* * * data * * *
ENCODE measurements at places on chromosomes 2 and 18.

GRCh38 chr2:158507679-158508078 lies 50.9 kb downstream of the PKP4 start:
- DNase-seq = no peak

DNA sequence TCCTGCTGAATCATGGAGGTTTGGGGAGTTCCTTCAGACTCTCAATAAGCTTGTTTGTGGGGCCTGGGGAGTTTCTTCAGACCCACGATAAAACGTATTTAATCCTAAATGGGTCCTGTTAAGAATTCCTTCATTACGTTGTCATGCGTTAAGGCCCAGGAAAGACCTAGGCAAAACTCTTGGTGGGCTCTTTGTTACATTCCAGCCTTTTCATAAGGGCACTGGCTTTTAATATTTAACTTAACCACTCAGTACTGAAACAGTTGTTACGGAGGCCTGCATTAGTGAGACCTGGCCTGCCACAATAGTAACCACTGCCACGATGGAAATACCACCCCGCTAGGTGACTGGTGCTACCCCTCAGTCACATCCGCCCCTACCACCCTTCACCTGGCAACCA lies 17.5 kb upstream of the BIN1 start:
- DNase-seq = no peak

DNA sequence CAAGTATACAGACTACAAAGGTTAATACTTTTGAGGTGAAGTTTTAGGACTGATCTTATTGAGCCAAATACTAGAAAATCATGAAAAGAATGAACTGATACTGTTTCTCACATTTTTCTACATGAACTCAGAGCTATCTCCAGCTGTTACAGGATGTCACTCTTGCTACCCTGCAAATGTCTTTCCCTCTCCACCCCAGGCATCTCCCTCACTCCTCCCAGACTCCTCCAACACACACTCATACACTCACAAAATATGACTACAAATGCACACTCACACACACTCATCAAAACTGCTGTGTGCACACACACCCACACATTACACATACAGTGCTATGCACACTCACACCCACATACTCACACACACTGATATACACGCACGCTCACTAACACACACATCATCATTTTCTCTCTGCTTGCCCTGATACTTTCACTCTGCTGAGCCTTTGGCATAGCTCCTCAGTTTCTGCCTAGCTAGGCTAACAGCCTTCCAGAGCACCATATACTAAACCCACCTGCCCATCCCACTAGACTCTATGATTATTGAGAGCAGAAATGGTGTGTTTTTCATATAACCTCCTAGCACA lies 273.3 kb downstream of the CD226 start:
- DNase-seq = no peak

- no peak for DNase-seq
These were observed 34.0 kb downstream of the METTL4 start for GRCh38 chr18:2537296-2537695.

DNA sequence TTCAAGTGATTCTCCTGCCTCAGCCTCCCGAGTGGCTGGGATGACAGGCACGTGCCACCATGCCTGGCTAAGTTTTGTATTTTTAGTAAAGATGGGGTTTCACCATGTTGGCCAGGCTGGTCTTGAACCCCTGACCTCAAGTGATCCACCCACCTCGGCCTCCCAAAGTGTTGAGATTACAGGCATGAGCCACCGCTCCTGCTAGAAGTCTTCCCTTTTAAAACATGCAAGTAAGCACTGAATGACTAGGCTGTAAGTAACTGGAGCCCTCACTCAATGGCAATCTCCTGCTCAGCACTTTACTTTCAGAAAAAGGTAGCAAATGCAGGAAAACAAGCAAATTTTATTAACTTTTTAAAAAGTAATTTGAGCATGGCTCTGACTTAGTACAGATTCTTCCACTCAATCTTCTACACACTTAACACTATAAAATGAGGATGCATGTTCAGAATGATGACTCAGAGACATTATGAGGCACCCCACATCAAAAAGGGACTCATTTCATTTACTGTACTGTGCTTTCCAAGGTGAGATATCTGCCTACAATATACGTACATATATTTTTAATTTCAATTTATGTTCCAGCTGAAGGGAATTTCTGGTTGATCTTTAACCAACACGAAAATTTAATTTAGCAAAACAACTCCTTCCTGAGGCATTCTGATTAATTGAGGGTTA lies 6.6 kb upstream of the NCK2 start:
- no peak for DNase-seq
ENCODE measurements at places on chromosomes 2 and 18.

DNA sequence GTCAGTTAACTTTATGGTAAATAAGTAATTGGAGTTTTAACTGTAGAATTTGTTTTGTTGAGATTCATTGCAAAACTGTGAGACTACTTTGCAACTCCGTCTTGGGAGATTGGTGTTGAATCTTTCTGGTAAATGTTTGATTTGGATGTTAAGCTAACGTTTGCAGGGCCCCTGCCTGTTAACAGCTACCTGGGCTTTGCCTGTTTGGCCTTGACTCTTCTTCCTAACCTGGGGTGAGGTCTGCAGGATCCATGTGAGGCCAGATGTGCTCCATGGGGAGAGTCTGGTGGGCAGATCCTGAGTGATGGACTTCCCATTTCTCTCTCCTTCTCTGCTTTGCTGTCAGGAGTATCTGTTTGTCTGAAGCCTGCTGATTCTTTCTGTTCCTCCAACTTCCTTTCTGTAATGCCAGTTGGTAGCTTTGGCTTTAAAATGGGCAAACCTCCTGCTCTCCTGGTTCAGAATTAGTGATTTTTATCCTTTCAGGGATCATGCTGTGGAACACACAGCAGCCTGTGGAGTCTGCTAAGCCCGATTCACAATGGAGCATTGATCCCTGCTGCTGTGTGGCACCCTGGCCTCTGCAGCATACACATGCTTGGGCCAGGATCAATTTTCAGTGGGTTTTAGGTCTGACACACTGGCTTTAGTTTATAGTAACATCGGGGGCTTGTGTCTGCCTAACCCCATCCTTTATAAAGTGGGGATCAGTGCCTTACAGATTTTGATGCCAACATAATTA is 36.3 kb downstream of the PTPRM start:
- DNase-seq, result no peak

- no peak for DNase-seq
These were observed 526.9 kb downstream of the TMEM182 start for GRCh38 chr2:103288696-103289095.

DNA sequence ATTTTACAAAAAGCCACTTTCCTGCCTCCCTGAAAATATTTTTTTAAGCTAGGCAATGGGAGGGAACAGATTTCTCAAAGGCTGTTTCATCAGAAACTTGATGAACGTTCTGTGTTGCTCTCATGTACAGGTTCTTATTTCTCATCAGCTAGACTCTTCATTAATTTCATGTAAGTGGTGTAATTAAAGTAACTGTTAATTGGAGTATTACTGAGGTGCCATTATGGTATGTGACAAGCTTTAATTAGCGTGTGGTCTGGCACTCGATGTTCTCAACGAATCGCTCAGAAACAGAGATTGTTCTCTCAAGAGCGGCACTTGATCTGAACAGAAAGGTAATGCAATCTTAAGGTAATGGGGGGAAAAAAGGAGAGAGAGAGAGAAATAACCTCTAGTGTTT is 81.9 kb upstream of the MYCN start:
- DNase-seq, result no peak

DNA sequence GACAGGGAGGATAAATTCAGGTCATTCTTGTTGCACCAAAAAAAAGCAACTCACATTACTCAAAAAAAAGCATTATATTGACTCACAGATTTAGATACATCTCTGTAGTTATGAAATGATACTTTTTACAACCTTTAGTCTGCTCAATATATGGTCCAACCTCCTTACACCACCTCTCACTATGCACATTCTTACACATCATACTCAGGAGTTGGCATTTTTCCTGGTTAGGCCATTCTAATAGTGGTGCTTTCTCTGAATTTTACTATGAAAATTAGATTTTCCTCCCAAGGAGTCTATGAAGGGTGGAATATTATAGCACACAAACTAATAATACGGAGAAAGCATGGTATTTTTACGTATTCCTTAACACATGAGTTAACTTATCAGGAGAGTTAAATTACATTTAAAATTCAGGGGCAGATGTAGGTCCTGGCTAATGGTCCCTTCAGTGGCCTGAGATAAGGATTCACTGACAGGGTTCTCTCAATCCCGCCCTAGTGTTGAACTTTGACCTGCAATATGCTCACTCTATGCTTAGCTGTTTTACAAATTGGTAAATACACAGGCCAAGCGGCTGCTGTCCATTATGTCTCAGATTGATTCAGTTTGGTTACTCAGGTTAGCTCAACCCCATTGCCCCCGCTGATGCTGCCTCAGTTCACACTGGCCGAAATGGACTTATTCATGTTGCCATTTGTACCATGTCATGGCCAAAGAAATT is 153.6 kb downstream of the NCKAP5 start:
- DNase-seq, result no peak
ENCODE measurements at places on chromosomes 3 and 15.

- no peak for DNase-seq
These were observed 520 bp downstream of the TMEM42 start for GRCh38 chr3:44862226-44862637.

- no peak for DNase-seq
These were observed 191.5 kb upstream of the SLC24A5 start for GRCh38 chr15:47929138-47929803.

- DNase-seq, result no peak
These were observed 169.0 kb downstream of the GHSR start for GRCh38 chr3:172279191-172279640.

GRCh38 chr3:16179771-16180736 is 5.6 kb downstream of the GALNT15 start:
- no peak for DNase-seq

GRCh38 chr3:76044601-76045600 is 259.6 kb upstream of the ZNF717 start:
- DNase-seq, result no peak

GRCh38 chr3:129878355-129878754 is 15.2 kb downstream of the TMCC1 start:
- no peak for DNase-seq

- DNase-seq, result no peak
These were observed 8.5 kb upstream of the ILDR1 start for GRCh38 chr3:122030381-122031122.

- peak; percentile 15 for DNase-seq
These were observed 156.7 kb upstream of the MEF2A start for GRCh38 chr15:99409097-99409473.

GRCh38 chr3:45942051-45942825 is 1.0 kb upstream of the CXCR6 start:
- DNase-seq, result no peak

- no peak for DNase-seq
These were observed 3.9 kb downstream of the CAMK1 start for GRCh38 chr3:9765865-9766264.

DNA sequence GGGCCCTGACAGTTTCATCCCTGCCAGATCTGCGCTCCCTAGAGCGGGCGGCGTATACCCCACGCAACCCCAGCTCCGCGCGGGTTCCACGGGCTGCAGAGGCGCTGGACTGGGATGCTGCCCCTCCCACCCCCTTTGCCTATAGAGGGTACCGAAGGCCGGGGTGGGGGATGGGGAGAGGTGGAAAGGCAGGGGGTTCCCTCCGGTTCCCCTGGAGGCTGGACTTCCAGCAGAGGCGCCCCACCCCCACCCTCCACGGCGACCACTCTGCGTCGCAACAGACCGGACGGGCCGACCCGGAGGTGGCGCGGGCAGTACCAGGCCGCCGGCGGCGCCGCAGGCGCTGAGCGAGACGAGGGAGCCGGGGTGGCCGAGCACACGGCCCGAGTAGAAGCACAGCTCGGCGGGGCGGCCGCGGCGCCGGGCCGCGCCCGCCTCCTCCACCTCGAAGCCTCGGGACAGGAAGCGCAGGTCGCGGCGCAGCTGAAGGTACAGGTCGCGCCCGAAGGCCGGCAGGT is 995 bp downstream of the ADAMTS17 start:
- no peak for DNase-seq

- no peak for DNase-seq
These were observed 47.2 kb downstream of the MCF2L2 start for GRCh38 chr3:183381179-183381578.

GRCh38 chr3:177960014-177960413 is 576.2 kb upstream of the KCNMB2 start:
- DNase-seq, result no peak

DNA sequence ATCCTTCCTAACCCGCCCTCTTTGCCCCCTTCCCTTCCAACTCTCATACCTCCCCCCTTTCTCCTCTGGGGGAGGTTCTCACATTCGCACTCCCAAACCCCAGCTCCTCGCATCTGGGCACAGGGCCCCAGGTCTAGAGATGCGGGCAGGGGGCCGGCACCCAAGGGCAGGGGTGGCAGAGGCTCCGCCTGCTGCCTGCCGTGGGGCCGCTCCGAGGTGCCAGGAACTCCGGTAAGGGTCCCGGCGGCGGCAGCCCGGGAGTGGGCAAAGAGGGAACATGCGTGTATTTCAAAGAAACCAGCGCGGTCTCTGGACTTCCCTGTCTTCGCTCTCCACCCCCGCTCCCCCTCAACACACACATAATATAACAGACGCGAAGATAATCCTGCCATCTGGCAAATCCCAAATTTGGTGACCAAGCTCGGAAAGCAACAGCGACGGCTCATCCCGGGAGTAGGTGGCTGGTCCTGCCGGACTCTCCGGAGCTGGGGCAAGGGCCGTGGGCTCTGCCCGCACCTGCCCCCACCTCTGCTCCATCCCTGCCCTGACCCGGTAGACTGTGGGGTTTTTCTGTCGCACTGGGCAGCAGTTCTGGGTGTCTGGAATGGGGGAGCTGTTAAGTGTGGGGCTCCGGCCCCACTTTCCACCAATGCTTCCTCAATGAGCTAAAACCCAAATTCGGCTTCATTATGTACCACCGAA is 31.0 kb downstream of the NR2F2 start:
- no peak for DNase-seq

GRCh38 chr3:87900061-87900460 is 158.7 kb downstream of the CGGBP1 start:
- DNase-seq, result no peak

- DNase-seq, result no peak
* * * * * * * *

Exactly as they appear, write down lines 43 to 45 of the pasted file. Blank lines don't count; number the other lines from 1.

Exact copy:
- no peak for DNase-seq

- no peak for DNase-seq
These were observed 47.2 kb downstream of the MCF2L2 start for GRCh38 chr3:183381179-183381578.